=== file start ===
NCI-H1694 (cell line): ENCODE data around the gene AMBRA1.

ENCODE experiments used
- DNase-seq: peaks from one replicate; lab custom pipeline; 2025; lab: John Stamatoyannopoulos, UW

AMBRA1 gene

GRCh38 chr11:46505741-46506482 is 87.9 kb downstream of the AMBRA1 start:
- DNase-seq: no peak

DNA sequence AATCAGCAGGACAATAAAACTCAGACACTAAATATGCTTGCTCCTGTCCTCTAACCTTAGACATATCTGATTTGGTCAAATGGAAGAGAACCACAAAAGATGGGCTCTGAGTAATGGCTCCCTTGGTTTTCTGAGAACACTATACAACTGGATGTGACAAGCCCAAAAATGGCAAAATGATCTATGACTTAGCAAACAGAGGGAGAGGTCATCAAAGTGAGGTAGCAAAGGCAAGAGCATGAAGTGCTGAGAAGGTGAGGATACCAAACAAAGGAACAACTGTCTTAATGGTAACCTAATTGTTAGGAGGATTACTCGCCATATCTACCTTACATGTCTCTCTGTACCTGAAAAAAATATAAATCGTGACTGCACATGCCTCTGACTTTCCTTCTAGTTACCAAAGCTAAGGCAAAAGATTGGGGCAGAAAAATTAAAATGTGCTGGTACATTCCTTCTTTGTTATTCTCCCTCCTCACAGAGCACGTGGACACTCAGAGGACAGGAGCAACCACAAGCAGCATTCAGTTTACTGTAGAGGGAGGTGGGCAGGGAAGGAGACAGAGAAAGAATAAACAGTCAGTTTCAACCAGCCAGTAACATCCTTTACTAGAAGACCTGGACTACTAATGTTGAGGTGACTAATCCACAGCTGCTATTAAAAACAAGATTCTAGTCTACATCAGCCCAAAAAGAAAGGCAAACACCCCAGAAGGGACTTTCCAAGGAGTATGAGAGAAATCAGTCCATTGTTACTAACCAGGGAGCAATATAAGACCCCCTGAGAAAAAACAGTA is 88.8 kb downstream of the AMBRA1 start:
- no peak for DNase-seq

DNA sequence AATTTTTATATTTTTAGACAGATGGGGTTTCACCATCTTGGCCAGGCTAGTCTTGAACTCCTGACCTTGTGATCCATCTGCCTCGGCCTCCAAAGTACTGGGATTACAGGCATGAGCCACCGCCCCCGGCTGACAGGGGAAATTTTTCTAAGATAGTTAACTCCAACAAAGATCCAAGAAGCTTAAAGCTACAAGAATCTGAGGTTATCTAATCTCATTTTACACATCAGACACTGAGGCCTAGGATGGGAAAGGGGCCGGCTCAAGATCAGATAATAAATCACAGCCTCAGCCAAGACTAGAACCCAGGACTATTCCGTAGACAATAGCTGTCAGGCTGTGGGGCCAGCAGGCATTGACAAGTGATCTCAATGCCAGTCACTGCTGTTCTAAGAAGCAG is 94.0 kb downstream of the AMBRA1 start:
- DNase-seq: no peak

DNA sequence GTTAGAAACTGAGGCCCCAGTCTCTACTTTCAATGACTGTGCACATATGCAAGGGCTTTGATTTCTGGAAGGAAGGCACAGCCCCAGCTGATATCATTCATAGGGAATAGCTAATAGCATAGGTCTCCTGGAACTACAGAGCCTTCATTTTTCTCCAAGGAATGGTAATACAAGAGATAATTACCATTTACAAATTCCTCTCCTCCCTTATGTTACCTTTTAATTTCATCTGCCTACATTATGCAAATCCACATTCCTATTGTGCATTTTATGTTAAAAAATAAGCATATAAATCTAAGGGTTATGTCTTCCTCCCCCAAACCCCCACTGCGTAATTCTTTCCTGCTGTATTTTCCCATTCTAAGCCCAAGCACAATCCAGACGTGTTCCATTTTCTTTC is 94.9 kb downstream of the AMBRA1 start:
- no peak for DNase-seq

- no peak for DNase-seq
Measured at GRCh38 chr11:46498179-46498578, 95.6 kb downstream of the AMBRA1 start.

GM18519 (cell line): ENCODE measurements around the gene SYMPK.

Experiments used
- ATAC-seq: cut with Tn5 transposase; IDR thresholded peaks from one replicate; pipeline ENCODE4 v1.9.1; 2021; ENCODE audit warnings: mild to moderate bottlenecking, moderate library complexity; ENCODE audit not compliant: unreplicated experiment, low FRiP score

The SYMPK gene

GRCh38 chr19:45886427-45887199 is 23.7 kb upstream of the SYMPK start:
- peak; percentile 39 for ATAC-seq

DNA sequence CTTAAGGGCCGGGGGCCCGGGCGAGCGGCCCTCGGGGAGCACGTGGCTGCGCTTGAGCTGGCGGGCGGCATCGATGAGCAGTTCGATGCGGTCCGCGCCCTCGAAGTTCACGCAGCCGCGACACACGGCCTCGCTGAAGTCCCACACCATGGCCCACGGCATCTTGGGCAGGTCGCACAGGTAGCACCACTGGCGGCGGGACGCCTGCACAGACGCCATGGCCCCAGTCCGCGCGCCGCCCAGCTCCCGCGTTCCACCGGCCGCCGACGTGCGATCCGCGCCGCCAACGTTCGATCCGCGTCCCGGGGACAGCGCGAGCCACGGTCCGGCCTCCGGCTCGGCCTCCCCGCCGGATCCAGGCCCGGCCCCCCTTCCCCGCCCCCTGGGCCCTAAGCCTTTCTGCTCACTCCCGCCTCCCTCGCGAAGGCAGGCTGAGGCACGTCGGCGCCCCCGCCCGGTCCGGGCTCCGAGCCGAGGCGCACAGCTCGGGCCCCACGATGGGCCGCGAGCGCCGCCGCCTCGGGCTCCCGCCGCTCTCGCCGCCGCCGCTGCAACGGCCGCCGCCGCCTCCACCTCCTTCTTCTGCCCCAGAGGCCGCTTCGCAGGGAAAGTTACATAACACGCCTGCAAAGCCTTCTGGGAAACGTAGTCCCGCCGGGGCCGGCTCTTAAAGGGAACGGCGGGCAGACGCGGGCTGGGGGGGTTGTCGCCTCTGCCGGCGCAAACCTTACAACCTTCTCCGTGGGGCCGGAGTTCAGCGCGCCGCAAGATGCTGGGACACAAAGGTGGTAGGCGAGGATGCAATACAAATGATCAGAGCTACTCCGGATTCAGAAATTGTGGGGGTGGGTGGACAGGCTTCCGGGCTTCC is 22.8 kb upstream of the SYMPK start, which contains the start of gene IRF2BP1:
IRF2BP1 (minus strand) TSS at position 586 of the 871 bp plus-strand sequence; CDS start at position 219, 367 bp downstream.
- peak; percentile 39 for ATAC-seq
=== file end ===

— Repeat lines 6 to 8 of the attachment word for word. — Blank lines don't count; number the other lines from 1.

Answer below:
- DNase-seq: no peak

DNA sequence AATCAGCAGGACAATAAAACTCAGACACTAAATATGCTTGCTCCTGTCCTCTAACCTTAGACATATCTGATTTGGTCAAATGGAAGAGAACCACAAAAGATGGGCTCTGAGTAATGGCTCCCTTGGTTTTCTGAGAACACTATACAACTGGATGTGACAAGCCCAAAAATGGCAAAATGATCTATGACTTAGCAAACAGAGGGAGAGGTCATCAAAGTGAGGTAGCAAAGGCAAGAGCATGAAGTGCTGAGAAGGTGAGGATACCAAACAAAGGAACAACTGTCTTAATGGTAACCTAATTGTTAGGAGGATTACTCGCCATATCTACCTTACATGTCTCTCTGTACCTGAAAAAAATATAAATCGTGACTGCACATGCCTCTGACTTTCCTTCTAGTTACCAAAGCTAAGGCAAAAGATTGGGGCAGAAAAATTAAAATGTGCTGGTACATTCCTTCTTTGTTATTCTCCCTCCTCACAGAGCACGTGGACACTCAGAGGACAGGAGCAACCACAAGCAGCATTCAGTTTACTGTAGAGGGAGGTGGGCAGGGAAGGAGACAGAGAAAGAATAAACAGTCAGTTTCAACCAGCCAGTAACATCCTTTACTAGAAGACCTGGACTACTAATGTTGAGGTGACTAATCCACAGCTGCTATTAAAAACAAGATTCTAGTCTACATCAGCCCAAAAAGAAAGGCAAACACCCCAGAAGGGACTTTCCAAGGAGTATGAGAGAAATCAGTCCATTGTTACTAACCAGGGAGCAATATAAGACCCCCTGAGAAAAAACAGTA is 88.8 kb downstream of the AMBRA1 start:
- no peak for DNase-seq